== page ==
But while the press have typically demonized the movement, there were always deep cultural roots in Norwegian Black Metal; a fact that has often been underplayed in media coverage looking at the early beginnings of the scene.
Several weeks ago, Jay Fowler and I interviewed Aaron Aites and Audrey Ewell, directors of the documentary Until The Light Takes Us, on the podcast Social Blend. The movie is significant in that it looks beyond the traditional media perspective of the church burnings and crimes, and delves deeply into the history of the Black Metal scene in Norway. Unlike many documentaries, where a voiceover guides the viewer through the story, Aites and Ewell remain silent – and allow the originators of Norwegian Black Metal (notably Varg of Burzum and Fenriz of Darkthrone), tell their story.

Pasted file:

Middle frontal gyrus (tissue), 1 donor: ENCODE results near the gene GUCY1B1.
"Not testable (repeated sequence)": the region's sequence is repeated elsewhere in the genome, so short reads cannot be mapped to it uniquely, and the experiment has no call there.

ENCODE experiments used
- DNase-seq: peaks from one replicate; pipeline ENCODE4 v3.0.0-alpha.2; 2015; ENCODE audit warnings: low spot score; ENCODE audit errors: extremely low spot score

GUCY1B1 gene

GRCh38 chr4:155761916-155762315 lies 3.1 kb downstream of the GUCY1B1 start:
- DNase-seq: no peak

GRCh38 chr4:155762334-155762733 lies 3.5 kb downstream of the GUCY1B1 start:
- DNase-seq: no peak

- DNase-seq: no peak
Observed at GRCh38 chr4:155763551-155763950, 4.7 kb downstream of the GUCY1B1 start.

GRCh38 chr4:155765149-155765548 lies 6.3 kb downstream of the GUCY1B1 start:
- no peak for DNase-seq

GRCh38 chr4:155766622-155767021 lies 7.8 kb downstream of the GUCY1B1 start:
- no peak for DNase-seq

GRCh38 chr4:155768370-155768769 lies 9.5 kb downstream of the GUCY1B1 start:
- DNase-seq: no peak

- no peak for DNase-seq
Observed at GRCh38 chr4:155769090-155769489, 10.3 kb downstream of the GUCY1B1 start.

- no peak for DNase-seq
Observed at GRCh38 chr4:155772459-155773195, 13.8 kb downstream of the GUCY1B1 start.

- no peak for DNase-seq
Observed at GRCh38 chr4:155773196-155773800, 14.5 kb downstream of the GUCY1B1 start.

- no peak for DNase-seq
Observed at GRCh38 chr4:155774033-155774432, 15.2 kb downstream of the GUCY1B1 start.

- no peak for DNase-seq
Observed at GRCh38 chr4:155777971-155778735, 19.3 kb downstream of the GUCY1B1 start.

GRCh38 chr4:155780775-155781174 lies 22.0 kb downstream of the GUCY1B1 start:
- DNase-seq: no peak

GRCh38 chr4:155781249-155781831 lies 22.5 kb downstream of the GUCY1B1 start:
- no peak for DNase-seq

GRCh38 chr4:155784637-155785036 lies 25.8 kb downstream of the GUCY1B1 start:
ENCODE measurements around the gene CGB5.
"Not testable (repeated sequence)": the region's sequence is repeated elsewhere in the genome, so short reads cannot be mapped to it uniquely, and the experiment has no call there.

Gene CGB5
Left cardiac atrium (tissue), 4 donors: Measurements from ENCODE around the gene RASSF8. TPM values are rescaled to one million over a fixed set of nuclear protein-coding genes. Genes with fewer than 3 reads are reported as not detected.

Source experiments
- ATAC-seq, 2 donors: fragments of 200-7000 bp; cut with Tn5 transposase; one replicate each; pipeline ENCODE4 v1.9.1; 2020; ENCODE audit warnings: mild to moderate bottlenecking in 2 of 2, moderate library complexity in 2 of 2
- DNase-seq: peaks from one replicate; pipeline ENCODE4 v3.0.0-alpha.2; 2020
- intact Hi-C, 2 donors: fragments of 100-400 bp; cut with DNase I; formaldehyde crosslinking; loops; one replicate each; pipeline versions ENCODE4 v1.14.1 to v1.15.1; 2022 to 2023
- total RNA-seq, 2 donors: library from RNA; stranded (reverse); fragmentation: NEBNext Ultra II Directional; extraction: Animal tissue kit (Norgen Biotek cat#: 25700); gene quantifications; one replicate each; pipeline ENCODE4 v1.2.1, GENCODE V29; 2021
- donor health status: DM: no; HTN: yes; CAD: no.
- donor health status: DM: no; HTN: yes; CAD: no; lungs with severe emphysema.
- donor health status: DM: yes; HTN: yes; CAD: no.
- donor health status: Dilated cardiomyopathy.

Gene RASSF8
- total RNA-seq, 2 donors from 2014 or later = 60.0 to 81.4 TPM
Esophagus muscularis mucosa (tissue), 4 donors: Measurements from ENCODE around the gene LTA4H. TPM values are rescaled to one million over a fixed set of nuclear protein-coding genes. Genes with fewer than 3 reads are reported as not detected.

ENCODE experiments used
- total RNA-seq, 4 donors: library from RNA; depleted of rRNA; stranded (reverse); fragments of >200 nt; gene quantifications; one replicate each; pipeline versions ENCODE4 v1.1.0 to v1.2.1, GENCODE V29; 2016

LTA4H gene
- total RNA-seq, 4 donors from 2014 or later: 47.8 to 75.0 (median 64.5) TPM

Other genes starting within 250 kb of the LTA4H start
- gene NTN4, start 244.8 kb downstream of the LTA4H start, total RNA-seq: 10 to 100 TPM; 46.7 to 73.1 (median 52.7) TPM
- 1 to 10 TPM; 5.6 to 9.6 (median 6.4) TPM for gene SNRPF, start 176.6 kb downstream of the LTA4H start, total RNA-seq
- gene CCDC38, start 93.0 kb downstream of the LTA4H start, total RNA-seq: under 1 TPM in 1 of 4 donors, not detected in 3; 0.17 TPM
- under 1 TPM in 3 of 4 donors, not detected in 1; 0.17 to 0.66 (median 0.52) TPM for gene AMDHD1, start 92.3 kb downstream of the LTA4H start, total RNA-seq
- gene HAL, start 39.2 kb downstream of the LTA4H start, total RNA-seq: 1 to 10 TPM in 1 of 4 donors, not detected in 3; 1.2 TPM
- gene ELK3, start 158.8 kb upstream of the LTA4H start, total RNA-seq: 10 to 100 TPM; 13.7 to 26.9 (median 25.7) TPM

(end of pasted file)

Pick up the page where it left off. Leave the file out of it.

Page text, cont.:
While the silence of the directors doesn’t tell the viewer how they had moved to Norway and lived with the musicians for several years to plan for this movie and gain their trust, it does however allow the interviewees’ voices to carry the story. This first-hand testimony format is incredibly effective and, at times, poignant. The story is fairly chronological, and follows the evolution of the scene, covering some of the major moments in the history of bands such as Mayhem – and the stories of events such as the suicide of Per Yngve Ohlin aka "Dead" through to Varg’s recount of the murder of Ã˜ystein “Euronymous” Aarseth come across as chilling, somber, and intense.